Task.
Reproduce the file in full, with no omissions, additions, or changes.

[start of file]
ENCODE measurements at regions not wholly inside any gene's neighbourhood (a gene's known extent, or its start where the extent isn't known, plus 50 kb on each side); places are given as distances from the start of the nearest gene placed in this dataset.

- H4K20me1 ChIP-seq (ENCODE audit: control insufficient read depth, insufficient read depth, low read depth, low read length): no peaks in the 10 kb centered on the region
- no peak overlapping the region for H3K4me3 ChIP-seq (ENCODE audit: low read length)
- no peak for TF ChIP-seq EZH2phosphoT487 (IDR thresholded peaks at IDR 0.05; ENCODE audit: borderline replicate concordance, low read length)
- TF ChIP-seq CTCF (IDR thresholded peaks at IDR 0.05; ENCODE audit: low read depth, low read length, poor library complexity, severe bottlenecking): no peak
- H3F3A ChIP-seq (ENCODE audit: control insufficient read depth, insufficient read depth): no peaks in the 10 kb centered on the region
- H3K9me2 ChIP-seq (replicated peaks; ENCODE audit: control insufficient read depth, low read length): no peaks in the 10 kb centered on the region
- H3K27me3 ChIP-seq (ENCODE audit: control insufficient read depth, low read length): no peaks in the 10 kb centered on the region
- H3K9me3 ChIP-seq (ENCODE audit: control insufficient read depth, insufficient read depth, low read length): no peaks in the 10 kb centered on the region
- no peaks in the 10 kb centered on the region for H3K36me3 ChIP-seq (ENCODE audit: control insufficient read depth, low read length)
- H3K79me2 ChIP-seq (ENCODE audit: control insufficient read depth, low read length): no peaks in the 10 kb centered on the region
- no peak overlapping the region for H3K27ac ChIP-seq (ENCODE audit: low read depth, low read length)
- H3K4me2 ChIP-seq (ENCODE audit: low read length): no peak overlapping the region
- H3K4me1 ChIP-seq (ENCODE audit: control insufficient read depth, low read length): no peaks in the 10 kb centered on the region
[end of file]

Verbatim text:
ENCODE measurements at regions not wholly inside any gene's neighbourhood (a gene's known extent, or its start where the extent isn't known, plus 50 kb on each side); places are given as distances from the start of the nearest gene placed in this dataset.

- H4K20me1 ChIP-seq (ENCODE audit: control insufficient read depth, insufficient read depth, low read depth, low read length): no peaks in the 10 kb centered on the region
- no peak overlapping the region for H3K4me3 ChIP-seq (ENCODE audit: low read length)
- no peak for TF ChIP-seq EZH2phosphoT487 (IDR thresholded peaks at IDR 0.05; ENCODE audit: borderline replicate concordance, low read length)
- TF ChIP-seq CTCF (IDR thresholded peaks at IDR 0.05; ENCODE audit: low read depth, low read length, poor library complexity, severe bottlenecking): no peak
- H3F3A ChIP-seq (ENCODE audit: control insufficient read depth, insufficient read depth): no peaks in the 10 kb centered on the region
- H3K9me2 ChIP-seq (replicated peaks; ENCODE audit: control insufficient read depth, low read length): no peaks in the 10 kb centered on the region
- H3K27me3 ChIP-seq (ENCODE audit: control insufficient read depth, low read length): no peaks in the 10 kb centered on the region
- H3K9me3 ChIP-seq (ENCODE audit: control insufficient read depth, insufficient read depth, low read length): no peaks in the 10 kb centered on the region
- no peaks in the 10 kb centered on the region for H3K36me3 ChIP-seq (ENCODE audit: control insufficient read depth, low read length)
- H3K79me2 ChIP-seq (ENCODE audit: control insufficient read depth, low read length): no peaks in the 10 kb centered on the region
- no peak overlapping the region for H3K27ac ChIP-seq (ENCODE audit: low read depth, low read length)
- H3K4me2 ChIP-seq (ENCODE audit: low read length): no peak overlapping the region
- H3K4me1 ChIP-seq (ENCODE audit: control insufficient read depth, low read length): no peaks in the 10 kb centered on the region